The new power players

Sticker-shocked Americans, reeling from rising gas prices, have boosted the stock of companies producing alternative fuels.


Steve Bodow
June 27, 2000 11:01PM (UTC)

To locate blame for our nation's petroleum addition, we might want to start with our $35,000 Explorer addictions. Nevermind that inflation-adjusted pump prices aren't even high enough to merit whining: The current freakout over gas prices is less about economics than psychology.

OPEC, which has only been behaving like a good capitalist, drew fire last week after its token production boost did little to lower crude oil prices. Meanwhile, the GOP demonizes too-strict environmental laws, while Dems vilify oil barons. Any of these straw-man targets sure beats talking about the real problem, which is that when it comes to oil, we're a nation of brats. We don't like to be told we can't have cheap gas. The last time someone tried, we promptly shipped him back to Plains, Ga., like he was a defective product.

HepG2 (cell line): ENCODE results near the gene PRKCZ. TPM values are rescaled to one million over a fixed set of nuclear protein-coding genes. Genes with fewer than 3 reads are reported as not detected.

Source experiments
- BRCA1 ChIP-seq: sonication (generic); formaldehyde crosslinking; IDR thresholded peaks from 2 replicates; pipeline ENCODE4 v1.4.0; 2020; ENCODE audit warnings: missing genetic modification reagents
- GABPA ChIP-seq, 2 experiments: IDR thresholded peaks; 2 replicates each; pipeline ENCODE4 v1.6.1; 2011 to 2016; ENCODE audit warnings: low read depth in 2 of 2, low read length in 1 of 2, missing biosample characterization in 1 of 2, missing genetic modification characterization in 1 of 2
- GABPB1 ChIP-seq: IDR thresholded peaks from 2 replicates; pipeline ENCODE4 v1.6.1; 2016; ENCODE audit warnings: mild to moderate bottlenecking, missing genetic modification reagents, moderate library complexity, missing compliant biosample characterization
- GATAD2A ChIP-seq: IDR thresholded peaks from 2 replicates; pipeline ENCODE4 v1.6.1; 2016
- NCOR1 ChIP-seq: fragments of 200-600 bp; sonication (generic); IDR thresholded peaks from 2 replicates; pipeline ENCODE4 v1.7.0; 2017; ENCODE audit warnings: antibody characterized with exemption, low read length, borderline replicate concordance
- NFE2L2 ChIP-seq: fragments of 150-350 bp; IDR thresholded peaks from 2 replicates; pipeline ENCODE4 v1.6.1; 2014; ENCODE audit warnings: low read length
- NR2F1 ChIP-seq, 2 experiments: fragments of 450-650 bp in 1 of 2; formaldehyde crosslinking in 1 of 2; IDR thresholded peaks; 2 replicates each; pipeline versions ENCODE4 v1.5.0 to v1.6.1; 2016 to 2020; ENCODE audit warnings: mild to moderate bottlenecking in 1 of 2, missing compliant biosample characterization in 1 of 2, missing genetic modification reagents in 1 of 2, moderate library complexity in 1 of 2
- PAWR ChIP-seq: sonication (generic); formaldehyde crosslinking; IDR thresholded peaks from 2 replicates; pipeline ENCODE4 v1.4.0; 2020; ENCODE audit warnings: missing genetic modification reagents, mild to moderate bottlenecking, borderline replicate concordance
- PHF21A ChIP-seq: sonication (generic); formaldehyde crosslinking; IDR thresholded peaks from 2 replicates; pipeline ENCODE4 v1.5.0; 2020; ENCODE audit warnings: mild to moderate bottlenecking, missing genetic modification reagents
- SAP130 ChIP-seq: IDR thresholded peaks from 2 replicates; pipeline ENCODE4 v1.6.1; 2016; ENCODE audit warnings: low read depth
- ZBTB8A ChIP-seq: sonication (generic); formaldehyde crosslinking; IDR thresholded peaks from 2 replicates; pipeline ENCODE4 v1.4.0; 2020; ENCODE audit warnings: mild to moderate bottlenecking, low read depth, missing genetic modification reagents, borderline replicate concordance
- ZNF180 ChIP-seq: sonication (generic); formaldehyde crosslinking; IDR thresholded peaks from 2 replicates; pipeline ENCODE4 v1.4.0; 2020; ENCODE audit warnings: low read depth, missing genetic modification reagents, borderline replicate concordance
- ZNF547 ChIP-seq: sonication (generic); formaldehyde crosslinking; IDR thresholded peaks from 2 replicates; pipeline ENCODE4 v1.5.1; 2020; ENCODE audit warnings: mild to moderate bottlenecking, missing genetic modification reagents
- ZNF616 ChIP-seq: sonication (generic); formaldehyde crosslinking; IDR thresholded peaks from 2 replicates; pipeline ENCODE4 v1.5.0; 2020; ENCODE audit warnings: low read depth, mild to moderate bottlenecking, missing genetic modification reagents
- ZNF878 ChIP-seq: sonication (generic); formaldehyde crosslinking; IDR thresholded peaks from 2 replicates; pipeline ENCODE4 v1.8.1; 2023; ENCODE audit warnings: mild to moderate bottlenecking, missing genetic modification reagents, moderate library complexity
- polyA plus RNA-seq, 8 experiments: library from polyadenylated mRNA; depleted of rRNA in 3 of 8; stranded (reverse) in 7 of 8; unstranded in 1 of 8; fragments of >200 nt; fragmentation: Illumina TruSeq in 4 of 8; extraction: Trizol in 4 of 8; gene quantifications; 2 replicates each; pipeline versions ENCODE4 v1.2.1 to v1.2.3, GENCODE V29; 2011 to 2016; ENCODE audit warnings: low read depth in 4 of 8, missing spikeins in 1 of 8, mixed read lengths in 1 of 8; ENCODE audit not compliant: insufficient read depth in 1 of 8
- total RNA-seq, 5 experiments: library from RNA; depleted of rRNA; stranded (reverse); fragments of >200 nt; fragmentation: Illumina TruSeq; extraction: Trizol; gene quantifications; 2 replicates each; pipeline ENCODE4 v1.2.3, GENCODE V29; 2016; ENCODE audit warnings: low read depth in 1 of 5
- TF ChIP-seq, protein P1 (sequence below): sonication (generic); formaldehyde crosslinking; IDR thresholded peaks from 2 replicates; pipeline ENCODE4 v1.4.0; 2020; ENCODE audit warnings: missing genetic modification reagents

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But one thing has changed since the Carter era. Two decades ago, most alternative energy technologies were little more than pipeline dreams. Now, many are much closer to reality, and within reach by mid-decade. Vice President Al Gore today is expected to call for billions in tax breaks, low-interest loans and other federal subsidies to encourage consumers to buy clean-energy products, such as alternative-fuel cars, to reduce the country's dependence on foreign oil.